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I have 2 files, one with just a row of constants with 3 empty fields that need to have the variables plugged into to create a file of a complete unique files.

Example:

Constants.csv:

1,,3,4,,6,7,,9,10

Variables.csv:

a,b,c

d,e,f

g,h,i

Outcome.csv:

1,a,3,4,b,6,7,c,9,10

1,d,3,4,e,6,7,f,9,10

1,g,3,4,h,6,7,i,9,10

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3 Answers 3

up vote 4 down vote accepted

Just with bash:

template=$(< Constants.csv)
template=${template//,,/,%s,}
while IFS=, read -ra values; do 
    printf "$template\n" "${values[@]}"
done < Variables.csv > Outcome.csv
cat Outcome.csv
1,a,3,4,b,6,7,c,9,10
1,d,3,4,e,6,7,f,9,10
1,g,3,4,h,6,7,i,9,10
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+1 This is really cool!! –  jaypal Jul 8 '13 at 22:39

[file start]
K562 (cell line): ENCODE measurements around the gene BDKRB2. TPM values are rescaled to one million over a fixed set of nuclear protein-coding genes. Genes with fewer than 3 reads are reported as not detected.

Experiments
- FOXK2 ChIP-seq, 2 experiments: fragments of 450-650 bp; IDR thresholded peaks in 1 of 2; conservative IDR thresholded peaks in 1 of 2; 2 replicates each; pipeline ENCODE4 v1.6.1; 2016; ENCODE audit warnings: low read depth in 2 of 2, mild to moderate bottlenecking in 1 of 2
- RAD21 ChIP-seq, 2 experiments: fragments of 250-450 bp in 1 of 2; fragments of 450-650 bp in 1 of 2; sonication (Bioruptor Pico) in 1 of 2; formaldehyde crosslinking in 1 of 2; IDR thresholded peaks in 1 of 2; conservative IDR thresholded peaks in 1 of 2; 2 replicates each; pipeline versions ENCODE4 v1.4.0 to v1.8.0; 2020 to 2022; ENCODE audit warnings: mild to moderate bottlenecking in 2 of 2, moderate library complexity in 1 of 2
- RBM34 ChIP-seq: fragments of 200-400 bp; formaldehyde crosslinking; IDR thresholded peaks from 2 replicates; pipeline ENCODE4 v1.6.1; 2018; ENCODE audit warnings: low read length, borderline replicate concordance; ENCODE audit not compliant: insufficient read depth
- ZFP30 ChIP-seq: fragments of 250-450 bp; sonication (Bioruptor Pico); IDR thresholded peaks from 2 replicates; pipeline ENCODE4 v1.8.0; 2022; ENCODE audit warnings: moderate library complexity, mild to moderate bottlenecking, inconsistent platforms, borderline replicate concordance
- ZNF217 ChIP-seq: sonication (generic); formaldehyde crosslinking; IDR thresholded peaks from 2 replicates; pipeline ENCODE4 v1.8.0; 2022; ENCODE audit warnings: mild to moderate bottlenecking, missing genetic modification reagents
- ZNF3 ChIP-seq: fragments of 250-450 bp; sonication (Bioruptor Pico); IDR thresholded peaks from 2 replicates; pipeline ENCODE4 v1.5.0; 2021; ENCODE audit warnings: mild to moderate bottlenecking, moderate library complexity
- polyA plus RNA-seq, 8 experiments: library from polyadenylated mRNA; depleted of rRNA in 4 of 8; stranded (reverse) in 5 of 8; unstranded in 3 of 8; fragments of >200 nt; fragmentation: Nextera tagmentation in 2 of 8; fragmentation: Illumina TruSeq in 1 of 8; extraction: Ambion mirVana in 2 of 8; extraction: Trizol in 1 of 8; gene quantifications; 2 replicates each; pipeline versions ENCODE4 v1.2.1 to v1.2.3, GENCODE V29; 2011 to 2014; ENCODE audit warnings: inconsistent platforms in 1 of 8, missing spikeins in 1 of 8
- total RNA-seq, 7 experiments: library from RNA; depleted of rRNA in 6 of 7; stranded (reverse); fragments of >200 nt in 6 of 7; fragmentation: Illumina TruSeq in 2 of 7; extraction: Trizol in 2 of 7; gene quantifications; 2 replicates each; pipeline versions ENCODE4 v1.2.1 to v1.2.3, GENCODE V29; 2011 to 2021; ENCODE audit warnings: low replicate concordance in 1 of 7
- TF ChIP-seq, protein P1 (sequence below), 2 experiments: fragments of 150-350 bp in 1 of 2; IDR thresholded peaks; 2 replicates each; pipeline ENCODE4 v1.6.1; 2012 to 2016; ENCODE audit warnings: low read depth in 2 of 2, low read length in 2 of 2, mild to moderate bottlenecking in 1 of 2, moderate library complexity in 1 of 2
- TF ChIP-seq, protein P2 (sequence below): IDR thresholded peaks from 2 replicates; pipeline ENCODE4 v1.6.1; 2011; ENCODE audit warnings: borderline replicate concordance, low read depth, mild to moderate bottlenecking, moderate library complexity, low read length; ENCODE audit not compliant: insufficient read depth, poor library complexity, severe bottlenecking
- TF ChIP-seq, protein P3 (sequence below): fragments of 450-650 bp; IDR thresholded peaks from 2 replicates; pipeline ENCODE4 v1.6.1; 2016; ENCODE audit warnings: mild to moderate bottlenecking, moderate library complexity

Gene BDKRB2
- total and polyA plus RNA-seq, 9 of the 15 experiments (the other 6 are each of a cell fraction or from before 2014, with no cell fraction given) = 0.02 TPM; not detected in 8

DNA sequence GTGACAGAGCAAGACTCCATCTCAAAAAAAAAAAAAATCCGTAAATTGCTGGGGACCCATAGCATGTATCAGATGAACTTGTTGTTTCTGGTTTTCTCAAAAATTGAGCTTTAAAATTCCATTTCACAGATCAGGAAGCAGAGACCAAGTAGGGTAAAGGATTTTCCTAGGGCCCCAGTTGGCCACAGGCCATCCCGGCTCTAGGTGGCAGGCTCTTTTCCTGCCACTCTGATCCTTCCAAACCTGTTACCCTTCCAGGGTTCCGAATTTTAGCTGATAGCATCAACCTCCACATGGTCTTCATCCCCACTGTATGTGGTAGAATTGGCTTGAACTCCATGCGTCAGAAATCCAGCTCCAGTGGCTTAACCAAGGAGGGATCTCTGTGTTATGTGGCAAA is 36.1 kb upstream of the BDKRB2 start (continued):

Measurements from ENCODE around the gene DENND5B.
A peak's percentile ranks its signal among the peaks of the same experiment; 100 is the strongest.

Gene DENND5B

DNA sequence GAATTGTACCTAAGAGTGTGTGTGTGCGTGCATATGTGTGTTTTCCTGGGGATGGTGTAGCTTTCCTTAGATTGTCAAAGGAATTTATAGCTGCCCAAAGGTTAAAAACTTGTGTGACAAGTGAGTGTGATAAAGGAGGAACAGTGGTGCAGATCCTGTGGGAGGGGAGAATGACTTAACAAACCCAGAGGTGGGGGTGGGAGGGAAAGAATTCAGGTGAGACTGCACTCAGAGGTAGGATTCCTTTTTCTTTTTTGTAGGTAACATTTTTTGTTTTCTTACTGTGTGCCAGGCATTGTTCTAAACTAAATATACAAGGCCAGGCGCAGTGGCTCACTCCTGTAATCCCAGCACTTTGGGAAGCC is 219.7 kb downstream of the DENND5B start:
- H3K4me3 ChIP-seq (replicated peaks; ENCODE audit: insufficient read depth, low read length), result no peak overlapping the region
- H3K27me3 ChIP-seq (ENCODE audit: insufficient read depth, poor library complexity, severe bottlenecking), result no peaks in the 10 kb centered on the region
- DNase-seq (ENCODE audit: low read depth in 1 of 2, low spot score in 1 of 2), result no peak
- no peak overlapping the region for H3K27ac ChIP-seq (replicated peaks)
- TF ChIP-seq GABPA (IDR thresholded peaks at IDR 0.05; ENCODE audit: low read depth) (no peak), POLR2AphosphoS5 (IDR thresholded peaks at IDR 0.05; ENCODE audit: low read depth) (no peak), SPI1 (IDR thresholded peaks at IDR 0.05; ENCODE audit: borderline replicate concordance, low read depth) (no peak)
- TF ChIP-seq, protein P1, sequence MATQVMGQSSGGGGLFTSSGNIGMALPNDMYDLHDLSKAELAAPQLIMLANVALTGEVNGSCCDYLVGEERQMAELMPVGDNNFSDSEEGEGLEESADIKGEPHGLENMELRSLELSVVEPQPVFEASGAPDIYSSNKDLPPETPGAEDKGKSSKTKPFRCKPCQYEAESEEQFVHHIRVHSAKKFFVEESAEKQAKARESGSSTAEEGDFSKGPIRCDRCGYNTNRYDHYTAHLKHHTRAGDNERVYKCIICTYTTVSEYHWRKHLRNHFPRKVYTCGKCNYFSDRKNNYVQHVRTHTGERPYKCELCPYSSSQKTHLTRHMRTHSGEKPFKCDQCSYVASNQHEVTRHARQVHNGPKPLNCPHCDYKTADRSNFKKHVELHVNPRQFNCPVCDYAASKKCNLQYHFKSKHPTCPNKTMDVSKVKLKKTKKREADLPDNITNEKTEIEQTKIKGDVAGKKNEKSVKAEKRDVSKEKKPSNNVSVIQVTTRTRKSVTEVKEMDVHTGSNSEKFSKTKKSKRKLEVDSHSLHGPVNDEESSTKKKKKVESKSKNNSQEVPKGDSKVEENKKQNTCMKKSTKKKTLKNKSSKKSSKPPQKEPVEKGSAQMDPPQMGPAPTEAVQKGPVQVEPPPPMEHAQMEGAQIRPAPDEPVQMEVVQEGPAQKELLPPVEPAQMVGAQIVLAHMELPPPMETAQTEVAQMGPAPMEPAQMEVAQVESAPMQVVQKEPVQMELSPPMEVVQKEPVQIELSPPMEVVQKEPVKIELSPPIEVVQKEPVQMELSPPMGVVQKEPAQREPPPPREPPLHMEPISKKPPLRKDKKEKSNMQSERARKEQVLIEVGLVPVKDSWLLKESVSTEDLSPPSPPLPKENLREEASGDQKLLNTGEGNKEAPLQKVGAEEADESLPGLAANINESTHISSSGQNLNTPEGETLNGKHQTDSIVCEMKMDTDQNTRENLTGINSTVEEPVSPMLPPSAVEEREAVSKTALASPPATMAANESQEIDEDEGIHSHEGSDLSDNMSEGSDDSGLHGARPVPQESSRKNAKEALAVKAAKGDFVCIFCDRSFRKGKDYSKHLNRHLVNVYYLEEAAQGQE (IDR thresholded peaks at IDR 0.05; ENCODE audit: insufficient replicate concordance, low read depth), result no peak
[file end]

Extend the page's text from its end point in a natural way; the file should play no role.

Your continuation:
You could create an program like this:

#!/usr/bin/awk -f

BEGIN {
    OFS = FS = ","
}

NF == 10 {
    constants = $0
}

NF == 3 {
    a = $1
    b = $2
    c = $3
    $0 = constants
    $2 = a
    $5 = b
    $8 = c
    print
}

Which you call thus:

 awk -f ./outcome.awk constants.csv variables.csv > outcome.csv

That assumes that the format is exactly as you have above. A more dynamic approach would be:

#!/usr/bin/awk -f

BEGIN {
    OFS = FS = ","
}

constants && NF {
    split($0, vars)
    last_used_var = 0
    $0 = constants
    for (f = 1; f < NF; ++f) {
        if ($f == "") {
            $f = vars[++last_used_var]
        }
    }
    print
}

constants == "" {
    constants = $0
}
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You could write a perl script rather quickly that splits at the commas and inserts where it finds a space. Also you can keep an array index for your constants and use a modulus operation to keep track of the variable to be used.

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